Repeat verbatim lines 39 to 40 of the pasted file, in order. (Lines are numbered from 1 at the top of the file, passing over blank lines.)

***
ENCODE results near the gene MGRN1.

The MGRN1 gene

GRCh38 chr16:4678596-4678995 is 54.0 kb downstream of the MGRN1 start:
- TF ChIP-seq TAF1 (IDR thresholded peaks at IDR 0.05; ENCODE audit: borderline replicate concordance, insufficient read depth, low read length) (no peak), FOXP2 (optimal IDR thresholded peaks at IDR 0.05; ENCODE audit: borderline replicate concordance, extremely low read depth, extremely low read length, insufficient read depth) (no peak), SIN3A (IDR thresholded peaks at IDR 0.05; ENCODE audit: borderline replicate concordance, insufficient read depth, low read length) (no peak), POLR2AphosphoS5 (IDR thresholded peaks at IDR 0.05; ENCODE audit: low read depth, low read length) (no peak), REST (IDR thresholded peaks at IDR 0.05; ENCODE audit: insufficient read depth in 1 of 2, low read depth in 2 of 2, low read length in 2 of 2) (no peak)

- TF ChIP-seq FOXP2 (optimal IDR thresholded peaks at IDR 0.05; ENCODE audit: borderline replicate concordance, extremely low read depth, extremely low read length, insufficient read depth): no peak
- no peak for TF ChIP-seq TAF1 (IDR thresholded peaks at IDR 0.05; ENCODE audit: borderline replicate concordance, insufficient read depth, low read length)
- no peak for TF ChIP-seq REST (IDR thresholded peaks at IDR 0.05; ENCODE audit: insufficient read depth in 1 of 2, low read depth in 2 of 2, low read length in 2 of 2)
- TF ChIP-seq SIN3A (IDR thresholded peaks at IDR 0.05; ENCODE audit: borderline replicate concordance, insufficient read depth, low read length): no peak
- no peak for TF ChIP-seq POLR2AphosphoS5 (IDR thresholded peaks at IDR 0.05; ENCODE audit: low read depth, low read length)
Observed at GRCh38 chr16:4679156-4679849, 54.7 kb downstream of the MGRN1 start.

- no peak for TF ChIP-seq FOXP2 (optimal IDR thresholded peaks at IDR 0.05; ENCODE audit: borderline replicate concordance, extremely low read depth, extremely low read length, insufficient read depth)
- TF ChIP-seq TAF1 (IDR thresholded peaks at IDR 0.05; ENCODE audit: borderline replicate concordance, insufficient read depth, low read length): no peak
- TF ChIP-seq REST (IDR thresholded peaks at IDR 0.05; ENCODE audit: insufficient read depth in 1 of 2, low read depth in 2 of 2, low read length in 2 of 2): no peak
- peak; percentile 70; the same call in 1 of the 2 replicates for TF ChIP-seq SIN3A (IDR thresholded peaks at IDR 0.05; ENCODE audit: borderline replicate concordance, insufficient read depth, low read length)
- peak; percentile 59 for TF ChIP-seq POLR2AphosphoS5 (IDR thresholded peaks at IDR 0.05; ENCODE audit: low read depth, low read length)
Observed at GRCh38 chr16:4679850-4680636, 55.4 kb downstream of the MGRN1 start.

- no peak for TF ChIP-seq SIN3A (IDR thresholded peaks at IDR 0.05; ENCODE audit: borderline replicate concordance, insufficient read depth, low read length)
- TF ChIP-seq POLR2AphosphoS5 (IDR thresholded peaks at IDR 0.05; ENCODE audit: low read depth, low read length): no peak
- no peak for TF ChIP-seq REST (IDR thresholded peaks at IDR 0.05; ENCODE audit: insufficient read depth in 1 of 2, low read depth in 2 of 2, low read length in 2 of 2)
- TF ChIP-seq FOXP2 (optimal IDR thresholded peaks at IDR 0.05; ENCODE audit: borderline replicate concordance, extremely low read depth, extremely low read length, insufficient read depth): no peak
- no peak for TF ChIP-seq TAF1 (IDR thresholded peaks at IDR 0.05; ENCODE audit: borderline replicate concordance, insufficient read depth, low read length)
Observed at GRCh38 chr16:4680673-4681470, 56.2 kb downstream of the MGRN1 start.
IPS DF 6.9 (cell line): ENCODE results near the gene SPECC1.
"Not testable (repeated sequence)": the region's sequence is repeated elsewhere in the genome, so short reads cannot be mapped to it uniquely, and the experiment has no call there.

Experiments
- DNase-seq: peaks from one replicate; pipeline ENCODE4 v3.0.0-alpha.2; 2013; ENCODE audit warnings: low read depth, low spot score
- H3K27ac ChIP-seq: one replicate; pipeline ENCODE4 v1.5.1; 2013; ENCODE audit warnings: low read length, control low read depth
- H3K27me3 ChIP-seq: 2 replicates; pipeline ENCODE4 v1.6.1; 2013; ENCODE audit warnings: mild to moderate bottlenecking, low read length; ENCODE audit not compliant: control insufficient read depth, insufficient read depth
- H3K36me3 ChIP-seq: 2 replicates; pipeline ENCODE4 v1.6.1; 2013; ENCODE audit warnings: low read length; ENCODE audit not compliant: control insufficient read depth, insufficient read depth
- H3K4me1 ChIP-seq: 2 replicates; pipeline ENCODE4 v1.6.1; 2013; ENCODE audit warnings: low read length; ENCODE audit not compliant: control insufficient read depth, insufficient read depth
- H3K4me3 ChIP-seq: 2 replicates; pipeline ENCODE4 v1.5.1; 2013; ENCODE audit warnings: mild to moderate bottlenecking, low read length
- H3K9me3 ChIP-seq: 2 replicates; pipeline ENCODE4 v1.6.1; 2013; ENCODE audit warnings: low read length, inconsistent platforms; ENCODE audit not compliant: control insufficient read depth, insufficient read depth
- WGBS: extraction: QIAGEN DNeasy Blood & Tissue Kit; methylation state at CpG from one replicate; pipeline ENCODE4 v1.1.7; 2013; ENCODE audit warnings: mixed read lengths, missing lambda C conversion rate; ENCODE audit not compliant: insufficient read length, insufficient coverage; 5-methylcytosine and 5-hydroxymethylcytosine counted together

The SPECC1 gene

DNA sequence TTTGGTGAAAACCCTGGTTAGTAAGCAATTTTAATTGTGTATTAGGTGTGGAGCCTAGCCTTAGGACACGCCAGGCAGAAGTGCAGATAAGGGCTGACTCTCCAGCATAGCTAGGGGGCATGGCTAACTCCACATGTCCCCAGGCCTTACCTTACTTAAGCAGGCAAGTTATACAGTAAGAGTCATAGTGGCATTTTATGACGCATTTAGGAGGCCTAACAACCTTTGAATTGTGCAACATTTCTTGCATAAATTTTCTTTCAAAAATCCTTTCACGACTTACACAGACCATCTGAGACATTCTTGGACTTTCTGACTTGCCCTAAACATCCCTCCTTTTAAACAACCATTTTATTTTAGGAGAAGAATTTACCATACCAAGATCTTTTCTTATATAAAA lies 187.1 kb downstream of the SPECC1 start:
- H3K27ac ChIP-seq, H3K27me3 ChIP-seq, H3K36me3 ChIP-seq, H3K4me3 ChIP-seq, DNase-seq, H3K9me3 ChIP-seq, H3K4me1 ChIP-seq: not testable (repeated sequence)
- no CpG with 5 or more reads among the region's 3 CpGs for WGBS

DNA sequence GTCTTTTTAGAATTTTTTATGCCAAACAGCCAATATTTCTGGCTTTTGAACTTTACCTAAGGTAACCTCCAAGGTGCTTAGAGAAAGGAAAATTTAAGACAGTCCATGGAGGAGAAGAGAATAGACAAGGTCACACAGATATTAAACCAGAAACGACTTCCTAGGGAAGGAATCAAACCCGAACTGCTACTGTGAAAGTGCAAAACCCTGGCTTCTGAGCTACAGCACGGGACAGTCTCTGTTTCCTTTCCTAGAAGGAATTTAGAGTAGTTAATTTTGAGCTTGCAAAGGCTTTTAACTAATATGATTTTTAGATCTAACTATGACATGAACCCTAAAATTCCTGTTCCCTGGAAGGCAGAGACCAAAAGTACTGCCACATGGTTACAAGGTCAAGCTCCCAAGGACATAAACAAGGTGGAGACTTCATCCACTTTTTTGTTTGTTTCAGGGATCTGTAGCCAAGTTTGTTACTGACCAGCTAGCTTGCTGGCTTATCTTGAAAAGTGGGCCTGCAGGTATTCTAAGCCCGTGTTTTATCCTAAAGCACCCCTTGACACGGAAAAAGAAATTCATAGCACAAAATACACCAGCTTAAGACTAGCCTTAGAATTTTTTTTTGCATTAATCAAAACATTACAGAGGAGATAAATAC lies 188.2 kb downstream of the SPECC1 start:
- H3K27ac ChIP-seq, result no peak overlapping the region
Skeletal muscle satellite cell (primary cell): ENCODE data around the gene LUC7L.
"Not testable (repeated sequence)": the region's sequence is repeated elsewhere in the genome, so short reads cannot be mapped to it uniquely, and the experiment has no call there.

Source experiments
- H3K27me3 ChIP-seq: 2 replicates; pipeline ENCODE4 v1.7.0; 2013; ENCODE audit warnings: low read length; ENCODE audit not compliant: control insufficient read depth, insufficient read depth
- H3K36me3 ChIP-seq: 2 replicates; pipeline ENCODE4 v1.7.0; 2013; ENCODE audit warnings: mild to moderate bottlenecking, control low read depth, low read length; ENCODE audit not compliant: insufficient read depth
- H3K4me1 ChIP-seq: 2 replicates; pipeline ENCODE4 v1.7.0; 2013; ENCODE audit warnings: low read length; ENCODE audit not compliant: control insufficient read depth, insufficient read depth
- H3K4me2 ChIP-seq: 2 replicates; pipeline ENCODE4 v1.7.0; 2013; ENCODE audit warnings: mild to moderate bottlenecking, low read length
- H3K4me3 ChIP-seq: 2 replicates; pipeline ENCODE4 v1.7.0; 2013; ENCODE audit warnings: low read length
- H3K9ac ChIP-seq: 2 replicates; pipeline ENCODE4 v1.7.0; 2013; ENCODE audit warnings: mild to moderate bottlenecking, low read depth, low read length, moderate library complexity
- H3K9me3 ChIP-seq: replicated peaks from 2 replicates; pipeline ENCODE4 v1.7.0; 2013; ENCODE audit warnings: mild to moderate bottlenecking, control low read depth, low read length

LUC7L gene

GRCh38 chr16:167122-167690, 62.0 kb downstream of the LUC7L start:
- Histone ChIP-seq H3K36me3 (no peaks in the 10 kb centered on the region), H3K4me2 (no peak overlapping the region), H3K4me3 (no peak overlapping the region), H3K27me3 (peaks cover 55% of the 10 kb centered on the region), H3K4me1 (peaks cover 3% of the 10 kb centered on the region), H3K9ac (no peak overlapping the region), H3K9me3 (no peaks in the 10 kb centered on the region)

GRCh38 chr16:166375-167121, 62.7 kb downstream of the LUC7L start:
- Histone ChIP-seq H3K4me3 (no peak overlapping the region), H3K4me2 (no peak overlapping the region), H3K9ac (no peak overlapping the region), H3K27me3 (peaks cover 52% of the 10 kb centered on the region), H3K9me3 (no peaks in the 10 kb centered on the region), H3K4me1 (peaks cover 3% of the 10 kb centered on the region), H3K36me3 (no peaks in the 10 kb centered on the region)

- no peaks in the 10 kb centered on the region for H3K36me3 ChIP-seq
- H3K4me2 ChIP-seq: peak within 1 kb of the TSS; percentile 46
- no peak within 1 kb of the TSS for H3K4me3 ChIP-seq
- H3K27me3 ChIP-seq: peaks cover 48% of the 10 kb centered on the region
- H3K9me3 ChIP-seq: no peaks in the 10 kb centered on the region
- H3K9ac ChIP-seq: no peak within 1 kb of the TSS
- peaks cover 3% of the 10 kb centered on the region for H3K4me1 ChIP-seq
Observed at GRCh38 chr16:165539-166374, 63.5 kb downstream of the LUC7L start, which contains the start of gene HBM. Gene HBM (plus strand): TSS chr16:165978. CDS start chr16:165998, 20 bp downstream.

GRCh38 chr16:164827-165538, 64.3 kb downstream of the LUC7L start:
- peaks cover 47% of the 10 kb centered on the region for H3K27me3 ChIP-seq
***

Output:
- H3K27ac ChIP-seq, result no peak overlapping the region
Skeletal muscle satellite cell (primary cell): ENCODE data around the gene LUC7L.